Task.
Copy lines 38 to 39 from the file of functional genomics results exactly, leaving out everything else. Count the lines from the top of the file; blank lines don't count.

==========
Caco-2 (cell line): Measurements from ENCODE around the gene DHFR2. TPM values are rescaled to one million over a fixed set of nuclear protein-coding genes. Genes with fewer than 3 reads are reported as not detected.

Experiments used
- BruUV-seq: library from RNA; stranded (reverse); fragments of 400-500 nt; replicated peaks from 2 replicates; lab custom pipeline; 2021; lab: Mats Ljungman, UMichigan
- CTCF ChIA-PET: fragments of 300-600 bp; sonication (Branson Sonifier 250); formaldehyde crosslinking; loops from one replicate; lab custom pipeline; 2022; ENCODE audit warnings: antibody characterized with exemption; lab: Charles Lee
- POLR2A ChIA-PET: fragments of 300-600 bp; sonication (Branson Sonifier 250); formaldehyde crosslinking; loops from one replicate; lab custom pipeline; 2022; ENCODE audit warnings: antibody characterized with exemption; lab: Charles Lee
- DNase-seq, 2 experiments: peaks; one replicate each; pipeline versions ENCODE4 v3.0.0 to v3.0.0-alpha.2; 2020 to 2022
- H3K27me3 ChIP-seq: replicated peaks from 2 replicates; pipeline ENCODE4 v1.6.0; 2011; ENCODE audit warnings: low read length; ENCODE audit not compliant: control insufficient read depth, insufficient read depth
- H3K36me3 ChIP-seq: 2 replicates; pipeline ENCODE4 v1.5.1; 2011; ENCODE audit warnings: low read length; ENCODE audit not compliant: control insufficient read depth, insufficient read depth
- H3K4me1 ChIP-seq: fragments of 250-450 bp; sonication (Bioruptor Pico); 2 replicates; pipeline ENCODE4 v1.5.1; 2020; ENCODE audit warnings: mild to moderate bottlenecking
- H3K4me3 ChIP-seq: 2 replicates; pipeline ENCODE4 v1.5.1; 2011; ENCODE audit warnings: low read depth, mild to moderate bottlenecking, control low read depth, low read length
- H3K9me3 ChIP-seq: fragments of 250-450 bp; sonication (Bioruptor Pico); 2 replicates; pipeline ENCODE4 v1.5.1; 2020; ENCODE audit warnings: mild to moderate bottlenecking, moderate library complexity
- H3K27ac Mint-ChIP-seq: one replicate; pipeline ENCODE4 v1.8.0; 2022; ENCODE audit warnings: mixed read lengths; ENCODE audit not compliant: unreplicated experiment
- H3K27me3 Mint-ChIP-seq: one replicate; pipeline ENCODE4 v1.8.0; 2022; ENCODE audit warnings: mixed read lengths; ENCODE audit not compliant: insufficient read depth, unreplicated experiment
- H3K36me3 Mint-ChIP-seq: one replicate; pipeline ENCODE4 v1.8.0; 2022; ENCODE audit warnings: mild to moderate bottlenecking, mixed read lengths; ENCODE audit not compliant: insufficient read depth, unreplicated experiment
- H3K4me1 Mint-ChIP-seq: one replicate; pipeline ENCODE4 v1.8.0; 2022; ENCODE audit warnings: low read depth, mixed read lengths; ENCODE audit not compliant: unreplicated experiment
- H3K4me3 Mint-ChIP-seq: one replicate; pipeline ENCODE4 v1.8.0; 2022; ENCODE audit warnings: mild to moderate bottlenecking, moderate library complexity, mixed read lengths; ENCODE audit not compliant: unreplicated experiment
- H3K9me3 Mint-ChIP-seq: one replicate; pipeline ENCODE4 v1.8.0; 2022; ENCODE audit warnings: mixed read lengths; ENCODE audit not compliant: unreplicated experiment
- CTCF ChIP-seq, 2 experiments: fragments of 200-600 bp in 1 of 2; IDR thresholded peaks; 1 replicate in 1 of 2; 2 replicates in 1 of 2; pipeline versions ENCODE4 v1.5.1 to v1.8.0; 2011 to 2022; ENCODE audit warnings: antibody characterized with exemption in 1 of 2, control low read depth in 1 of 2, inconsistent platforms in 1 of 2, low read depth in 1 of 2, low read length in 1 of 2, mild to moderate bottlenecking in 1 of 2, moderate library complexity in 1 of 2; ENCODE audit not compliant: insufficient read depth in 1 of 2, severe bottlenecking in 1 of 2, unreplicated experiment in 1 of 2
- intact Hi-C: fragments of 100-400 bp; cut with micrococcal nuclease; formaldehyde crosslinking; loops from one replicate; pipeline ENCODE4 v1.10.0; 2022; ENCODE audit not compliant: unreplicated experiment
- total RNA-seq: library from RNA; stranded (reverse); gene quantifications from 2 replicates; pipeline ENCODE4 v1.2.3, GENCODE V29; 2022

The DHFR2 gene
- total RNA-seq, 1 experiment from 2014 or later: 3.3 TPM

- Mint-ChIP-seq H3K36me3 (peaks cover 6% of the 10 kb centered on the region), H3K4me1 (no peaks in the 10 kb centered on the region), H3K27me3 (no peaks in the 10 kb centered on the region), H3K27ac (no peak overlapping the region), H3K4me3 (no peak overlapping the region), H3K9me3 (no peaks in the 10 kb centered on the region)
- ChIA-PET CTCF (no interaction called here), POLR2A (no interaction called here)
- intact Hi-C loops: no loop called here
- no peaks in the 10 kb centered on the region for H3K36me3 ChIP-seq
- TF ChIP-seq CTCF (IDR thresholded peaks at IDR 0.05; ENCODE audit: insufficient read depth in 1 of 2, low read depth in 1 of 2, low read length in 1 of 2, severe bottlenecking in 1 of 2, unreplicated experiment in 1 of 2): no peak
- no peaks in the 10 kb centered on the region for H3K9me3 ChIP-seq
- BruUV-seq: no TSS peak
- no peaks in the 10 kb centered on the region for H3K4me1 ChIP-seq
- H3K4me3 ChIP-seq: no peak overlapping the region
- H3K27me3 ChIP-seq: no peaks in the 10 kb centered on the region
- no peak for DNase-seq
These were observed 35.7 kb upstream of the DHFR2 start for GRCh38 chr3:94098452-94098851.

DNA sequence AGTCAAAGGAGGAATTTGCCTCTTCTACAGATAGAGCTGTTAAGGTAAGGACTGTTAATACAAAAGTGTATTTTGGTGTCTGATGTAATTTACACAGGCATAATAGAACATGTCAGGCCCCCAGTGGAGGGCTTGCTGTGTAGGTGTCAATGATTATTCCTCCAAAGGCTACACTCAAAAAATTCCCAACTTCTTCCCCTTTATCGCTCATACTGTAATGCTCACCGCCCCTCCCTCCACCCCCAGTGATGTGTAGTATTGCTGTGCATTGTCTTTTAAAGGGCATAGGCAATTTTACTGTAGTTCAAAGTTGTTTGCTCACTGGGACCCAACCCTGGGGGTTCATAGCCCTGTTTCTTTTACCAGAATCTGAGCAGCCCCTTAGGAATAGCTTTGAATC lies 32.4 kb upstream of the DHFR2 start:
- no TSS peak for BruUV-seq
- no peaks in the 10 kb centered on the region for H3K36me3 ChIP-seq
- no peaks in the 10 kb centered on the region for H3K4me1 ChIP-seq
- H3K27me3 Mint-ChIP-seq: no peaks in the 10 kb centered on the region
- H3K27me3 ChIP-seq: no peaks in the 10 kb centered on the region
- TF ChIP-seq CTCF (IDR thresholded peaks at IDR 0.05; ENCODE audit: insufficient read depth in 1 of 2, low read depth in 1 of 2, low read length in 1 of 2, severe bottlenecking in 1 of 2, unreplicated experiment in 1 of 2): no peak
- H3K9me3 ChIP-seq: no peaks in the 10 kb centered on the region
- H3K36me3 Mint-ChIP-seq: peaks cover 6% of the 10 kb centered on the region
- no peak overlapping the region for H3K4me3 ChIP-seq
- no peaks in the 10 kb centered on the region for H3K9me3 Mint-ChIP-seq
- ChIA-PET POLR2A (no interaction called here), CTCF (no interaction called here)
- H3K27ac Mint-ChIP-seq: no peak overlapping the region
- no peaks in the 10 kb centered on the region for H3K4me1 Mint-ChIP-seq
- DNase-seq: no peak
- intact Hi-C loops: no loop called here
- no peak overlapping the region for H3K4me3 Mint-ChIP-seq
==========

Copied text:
- no peaks in the 10 kb centered on the region for H3K4me1 ChIP-seq
- H3K27me3 Mint-ChIP-seq: no peaks in the 10 kb centered on the region